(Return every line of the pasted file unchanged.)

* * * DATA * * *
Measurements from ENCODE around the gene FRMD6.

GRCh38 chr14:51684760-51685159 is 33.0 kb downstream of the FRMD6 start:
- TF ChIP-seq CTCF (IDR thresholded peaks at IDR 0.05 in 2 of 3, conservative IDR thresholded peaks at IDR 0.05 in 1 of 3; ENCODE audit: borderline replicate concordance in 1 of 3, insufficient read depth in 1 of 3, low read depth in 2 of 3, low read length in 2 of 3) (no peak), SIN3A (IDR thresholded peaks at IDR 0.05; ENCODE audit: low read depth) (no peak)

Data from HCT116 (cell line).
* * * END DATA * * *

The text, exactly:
Measurements from ENCODE around the gene FRMD6.

GRCh38 chr14:51684760-51685159 is 33.0 kb downstream of the FRMD6 start:
- TF ChIP-seq CTCF (IDR thresholded peaks at IDR 0.05 in 2 of 3, conservative IDR thresholded peaks at IDR 0.05 in 1 of 3; ENCODE audit: borderline replicate concordance in 1 of 3, insufficient read depth in 1 of 3, low read depth in 2 of 3, low read length in 2 of 3) (no peak), SIN3A (IDR thresholded peaks at IDR 0.05; ENCODE audit: low read depth) (no peak)

Data from HCT116 (cell line).